The COVID-19 pandemic has become one of the major disasters in human history, but effective means to contain it are still limited. Any mutation associated with an increased rate of infection could be a warning sign of potential escape of the virus and pose challenges to both the available vaccines and therapeutic antibodies. Our data showed that a single mutation of N501Y within RBD gains ~10 times higher binding affinity, which could account for the much higher infectious rate of the UK variant and possible similar effects for variants from South Africa and Brazil containing the same mutation. Interestingly, this mutation neither affects the binding of sera from vaccinated individuals (Supplementary information, Fig. S4), which contain broadly neutralizing antibodies mostly against RBD, nor changes the association property with a therapeutic antibody, Bamlanivimab. On the other hand, the protection from broadly neutralizing antibodies generated from B cells is just one arm of adaptive immunity. T cells including cytotoxic and the helper T cells compose another arm of protection through recognition of conserved linear peptides derived from SARS-CoV-2 proteins bound to major histocompatibility complex proteins. Many peptides from the Spike protein are likely to be recognized by T cells, and T cell responses induced by prior infections or vaccination are unlikely to be broadly reduced by a few amino acid changes in Spike. As elegantly demonstrated by Dr. Alessandro Sette and his collegues,15 the T cell arm of adaptive immunity is effectively induced by infection. Thus SARS-CoV-2-specific T cells may contribute to the low hospitalization rates of vaccinated people infected with the SARS-CoV-2 variants.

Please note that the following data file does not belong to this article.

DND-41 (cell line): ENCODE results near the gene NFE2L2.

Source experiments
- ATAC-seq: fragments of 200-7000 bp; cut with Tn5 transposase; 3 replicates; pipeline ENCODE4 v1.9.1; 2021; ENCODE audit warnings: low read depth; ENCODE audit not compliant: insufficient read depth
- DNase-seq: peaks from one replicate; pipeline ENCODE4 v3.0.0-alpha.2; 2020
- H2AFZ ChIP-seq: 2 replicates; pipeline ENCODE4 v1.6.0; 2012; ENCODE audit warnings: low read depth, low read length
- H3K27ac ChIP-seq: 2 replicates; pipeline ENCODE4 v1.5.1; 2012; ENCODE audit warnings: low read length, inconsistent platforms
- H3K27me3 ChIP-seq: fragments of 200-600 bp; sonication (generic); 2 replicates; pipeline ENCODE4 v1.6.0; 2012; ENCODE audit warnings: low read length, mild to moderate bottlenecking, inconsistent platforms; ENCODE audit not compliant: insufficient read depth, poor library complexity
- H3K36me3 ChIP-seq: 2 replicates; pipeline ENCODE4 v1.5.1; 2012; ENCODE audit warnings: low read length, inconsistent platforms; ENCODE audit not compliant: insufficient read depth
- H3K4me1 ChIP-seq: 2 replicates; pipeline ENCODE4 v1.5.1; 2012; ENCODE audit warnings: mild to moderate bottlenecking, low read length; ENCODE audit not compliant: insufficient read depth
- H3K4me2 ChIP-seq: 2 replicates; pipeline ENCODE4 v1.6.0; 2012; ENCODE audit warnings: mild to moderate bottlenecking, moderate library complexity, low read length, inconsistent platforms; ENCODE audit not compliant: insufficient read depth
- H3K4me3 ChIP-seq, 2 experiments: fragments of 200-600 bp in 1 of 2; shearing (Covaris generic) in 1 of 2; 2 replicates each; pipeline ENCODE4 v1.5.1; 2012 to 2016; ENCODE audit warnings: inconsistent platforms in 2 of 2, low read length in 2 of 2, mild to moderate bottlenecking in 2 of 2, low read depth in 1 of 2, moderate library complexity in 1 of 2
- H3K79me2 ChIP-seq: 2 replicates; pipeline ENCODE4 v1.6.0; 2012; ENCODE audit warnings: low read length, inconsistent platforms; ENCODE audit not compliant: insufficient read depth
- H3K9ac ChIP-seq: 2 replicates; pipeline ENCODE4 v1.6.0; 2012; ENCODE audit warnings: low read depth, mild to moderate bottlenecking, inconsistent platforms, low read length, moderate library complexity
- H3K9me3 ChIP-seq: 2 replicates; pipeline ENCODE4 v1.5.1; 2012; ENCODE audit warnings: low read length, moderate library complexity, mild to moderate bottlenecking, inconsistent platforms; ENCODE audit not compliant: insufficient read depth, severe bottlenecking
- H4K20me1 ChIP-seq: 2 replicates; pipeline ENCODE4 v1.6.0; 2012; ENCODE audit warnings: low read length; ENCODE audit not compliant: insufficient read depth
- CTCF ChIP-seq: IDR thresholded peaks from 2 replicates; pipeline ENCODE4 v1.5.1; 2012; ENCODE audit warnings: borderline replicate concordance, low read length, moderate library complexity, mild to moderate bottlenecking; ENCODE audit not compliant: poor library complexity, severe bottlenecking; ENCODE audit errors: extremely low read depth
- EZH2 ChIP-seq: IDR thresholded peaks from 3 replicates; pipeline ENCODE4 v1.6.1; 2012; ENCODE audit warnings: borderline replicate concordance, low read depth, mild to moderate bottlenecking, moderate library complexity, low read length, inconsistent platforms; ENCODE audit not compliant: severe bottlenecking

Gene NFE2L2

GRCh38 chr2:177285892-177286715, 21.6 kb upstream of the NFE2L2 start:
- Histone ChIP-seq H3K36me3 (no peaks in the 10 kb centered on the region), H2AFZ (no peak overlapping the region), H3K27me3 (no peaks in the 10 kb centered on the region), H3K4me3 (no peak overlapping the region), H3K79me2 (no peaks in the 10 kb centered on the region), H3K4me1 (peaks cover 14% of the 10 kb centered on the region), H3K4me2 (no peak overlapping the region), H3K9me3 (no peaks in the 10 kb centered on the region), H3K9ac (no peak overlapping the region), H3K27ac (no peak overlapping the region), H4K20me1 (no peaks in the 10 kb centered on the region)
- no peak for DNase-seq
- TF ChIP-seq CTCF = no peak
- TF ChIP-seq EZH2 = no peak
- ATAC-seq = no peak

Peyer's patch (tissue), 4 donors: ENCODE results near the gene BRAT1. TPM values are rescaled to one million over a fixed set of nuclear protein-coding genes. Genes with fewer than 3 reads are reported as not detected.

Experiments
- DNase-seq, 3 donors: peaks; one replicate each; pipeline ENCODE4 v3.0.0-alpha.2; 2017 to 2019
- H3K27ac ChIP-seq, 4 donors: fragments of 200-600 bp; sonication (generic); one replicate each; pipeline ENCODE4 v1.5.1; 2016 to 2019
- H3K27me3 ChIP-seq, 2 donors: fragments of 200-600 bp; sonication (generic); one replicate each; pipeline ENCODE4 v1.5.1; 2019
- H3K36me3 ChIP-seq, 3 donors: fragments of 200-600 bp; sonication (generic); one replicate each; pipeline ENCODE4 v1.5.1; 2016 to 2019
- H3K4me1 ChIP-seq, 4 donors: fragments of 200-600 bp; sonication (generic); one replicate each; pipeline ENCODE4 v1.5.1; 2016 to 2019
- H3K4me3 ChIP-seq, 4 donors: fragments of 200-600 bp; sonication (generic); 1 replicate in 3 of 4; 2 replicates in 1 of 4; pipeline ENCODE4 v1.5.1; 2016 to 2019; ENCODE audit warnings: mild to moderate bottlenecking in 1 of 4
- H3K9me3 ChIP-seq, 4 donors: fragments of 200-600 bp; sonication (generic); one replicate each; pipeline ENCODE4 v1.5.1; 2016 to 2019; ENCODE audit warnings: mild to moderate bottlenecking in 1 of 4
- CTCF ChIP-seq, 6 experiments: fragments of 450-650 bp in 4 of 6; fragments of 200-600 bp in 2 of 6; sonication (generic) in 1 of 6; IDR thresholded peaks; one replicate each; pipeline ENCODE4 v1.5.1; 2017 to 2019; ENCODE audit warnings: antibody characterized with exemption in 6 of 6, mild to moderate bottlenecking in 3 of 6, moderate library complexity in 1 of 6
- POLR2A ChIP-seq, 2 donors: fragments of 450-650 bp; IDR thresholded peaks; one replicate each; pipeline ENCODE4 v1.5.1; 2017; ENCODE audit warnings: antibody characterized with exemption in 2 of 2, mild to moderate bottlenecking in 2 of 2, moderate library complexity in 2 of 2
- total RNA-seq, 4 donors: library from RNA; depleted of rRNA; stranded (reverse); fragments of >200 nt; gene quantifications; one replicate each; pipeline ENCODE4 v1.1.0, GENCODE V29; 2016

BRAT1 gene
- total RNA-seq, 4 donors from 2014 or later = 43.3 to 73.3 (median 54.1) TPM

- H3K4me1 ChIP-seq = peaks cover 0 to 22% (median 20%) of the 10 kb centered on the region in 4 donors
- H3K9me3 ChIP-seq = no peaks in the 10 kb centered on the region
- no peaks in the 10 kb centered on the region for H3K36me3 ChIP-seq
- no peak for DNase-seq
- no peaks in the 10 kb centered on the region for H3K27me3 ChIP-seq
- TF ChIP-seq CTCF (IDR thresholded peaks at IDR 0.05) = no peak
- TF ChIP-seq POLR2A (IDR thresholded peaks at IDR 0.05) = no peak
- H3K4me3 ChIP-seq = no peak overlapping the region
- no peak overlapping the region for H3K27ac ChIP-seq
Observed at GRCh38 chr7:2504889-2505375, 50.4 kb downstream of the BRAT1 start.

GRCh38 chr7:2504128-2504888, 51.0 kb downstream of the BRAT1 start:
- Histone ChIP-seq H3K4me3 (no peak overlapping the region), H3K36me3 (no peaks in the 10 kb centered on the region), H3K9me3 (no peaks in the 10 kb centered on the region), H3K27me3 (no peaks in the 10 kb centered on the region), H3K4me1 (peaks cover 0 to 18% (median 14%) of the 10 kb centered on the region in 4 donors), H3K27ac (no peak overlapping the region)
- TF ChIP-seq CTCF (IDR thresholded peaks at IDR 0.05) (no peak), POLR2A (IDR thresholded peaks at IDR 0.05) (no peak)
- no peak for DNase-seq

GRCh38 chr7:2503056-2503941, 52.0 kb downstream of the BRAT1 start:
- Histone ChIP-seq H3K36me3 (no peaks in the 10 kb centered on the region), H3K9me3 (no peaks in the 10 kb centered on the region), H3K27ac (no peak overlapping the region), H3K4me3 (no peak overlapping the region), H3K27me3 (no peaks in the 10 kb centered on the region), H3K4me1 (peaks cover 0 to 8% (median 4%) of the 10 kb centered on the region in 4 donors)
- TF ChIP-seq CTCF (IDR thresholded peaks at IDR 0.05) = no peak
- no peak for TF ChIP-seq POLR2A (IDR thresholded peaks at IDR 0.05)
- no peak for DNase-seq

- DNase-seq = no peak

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Acknowledgements